Dr. Sarah Khan is a Paediatric Infectious Diseases Fellow at The Hospital for Sick Children in Toronto. Dr. Khan focuses on pediatric HIV care, and her CTN-funded research aims to understand the biologic, psychosocial, and medical factors related to infant feeding practices for women living with HIV in Canada.
While guidelines in developed countries recommend exclusive formula feeding for women living with HIV, barriers to implementing this exist even in resource-rich Canada.
“As a pediatrician, I recognize the benefits of breastfeeding, and as a woman, I see the importance of women with HIV being informed and counselled on to the risks and benefits. I don’t think this issue is black and white in terms of legal or child protection implications,” says Dr. Khan.
Although there is a body of literature from low and middle-income countries regarding HIV transmission risk from breastfeeding, how much of this can be borrowed and applied to the Canadian context is unclear.
“I think my interest in paediatric HIV research stems from wanting to care not just for kids, but their families and communities,” she says. “Because paediatric care is a field that transcends generations, ethnicities, and communities, it is vital for a multicultural country like Canada to ensure we are providing the highest standard of evidence based care.”
The main goal of paediatric HIV care is to prevent mother-to-child transmission (MTCT). “Maybe more can be done to ensure our patients are getting the best and safest care, perhaps we can help to reduce stigma, or improve knowledge for women and come to a consensus on infant feeding in HIV in Canada,” says Dr. Khan.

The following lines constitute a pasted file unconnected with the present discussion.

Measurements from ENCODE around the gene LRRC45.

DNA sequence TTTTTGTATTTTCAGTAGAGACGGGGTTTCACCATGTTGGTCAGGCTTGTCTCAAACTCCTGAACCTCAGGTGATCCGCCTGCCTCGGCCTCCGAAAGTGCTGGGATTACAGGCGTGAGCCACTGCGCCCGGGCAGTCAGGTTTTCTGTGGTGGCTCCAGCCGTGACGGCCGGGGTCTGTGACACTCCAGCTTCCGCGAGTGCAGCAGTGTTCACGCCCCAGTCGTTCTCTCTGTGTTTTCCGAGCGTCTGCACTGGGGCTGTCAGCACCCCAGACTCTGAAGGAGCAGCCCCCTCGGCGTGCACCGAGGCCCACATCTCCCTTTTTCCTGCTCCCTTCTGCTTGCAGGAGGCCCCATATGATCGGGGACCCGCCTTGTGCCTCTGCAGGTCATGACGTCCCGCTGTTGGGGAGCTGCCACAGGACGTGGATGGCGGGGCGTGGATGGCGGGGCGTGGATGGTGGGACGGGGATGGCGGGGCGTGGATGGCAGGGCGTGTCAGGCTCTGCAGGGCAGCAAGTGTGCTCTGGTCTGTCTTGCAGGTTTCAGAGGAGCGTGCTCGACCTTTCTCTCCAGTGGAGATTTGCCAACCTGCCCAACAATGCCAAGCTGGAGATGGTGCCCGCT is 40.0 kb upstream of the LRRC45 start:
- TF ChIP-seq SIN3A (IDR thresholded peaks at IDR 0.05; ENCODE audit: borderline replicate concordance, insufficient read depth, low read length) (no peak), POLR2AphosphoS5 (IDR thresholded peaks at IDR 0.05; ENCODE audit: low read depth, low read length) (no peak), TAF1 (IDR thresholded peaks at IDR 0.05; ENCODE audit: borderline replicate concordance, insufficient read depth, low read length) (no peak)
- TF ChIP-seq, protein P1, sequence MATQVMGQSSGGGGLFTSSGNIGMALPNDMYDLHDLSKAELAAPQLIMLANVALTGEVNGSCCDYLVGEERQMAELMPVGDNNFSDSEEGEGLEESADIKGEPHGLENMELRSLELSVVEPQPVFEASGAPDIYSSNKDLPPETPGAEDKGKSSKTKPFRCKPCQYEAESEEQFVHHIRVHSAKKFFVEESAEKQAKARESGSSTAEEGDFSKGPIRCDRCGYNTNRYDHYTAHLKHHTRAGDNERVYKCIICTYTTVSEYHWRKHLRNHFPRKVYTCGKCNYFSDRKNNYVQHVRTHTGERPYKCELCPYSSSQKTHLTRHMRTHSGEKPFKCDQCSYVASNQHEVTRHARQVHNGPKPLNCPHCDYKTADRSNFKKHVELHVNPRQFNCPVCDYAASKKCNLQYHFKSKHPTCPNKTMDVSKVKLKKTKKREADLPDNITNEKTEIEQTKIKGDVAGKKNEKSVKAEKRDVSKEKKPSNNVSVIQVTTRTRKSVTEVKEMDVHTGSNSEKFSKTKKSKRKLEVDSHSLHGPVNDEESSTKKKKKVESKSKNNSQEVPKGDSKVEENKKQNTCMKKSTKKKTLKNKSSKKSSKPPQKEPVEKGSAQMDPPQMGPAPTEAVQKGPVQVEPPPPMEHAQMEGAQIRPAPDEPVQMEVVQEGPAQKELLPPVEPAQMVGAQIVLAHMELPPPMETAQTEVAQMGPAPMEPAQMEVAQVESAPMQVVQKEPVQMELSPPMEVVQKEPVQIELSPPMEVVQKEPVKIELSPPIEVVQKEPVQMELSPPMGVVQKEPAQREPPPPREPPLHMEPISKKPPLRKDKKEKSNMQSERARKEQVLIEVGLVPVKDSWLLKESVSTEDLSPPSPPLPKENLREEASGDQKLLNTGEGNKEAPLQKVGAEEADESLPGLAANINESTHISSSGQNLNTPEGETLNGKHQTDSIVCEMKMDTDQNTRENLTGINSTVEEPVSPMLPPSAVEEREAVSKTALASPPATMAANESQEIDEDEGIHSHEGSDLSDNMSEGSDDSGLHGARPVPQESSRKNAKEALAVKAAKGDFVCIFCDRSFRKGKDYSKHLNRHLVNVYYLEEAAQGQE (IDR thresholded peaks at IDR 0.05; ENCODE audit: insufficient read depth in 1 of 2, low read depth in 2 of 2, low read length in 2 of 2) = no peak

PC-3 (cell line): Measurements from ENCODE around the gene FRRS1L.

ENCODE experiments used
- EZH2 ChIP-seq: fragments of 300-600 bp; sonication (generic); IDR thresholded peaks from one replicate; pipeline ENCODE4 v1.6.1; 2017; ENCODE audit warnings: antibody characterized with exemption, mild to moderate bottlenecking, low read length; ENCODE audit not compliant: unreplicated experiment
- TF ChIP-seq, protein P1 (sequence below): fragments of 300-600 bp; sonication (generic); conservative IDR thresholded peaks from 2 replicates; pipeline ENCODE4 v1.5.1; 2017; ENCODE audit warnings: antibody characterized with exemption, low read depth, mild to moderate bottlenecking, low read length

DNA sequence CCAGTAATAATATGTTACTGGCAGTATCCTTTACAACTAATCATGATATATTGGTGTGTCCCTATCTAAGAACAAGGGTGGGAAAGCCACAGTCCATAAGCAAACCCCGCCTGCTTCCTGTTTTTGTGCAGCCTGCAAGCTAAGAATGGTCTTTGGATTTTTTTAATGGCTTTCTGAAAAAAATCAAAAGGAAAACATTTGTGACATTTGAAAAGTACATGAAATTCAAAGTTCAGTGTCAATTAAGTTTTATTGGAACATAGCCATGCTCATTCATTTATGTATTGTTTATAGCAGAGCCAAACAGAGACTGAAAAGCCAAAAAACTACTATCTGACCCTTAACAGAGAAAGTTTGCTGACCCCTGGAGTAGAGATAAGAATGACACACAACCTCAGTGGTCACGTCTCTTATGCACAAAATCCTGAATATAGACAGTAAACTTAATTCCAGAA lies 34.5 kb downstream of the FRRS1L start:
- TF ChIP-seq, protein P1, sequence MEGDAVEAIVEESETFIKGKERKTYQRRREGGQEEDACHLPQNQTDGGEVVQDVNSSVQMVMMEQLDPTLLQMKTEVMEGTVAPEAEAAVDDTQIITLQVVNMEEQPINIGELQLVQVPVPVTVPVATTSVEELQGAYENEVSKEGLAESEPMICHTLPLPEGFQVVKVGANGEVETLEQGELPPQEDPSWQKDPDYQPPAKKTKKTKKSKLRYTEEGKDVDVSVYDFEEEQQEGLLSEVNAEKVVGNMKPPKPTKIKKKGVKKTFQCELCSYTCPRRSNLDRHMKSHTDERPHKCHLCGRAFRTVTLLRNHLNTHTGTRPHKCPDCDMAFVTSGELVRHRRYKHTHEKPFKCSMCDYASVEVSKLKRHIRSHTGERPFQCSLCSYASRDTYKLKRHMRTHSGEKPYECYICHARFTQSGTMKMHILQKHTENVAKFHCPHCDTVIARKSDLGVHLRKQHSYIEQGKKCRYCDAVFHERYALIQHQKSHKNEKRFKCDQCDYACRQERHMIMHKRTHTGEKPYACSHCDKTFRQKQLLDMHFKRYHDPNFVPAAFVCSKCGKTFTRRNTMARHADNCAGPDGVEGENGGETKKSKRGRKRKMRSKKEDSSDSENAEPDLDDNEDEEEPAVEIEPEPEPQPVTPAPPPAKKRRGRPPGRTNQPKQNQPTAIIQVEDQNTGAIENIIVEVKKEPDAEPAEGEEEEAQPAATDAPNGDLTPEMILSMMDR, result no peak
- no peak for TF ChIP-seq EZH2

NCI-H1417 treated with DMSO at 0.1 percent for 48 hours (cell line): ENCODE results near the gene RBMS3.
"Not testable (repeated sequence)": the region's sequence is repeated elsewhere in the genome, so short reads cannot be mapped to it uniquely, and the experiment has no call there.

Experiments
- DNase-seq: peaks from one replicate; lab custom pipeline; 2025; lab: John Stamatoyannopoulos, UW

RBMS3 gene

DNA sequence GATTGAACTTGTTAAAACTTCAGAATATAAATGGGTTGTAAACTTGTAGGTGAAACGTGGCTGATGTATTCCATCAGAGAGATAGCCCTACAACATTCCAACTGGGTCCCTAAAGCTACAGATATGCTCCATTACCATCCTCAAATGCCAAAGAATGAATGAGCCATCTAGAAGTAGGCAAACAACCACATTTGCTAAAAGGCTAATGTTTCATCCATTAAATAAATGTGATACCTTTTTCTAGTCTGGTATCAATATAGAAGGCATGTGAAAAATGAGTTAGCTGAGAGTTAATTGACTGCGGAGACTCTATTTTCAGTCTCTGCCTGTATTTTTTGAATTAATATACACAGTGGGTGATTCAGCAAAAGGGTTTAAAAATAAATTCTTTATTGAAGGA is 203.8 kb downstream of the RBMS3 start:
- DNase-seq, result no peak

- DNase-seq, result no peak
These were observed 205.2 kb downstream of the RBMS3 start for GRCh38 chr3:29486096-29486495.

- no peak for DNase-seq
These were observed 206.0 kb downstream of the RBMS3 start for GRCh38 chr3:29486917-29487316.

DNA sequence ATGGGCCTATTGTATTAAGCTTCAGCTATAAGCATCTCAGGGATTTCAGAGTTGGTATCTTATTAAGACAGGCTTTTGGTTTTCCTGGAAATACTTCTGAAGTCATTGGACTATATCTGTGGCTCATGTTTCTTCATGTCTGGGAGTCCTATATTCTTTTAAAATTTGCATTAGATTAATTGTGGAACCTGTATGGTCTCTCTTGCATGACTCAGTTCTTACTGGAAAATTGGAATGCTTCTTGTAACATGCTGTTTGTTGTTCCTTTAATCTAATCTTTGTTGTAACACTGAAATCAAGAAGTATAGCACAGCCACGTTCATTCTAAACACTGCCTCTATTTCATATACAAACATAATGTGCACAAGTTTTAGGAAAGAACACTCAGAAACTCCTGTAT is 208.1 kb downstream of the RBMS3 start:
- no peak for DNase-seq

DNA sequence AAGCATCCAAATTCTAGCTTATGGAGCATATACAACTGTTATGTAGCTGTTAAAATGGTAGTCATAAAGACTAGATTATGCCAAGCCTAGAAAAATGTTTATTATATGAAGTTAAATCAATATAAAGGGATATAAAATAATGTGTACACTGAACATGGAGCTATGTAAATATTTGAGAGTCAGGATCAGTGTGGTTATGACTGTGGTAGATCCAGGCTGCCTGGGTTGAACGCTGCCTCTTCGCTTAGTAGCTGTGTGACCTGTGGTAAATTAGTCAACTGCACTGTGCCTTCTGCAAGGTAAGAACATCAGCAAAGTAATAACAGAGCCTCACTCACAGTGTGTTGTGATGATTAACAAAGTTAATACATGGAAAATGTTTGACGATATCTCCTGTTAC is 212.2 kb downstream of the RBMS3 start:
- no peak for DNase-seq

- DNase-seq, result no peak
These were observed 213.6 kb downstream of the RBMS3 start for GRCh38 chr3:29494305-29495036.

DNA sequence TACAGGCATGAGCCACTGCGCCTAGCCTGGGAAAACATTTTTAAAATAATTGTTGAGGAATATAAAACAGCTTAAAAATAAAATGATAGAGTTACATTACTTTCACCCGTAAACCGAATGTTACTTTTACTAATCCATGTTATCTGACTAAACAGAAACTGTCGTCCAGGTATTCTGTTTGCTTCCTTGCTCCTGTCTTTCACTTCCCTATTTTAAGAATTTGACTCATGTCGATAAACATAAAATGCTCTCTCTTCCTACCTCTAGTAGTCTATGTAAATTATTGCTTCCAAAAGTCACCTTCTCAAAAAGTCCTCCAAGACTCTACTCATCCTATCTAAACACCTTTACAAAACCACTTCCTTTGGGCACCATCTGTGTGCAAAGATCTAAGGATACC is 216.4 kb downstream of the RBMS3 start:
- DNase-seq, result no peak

So far, Dr. Khan’s research has been fruitful. She has developed a questionnaire to assess knowledge, practices and attitudes towards infant feeding in the HIV context for care providers. She has also received funding for a project focusing on attitudes of women with HIV towards infant feeding through the St. Michael’s Hospital Innovation Funds. Furthermore, Dr. Khan is working on a literature review to outline the current understanding of antiretroviral levels in breast milk, and potential adverse events in infants.
“I am hopeful this research will be seen as a priority in the HIV community,” she says, “and lays the groundwork for a comprehensive assessment of research priorities in infant feeding in the Canadian HIV context.” Dr. Khan’s fellowship award has been extended for another year to allow her to complete the analysis and publish her findings.
Dr. Khan is working with a multidisciplinary team of pediatric HIV specialists including Drs. Ari Bitnun and Stanley Read, Adult/Women’s HIV Specialist Dr. Mona Loutfy, and Obstetrician Dr. Mark Yudin. She received her MD at the University of Ottawa in 2009, following up with a paediatric residency at McMaster University, infectious diseases subspecialty training at the University of Toronto, and is currently a pursuing a Masters in Health Research Methodology at McMaster University.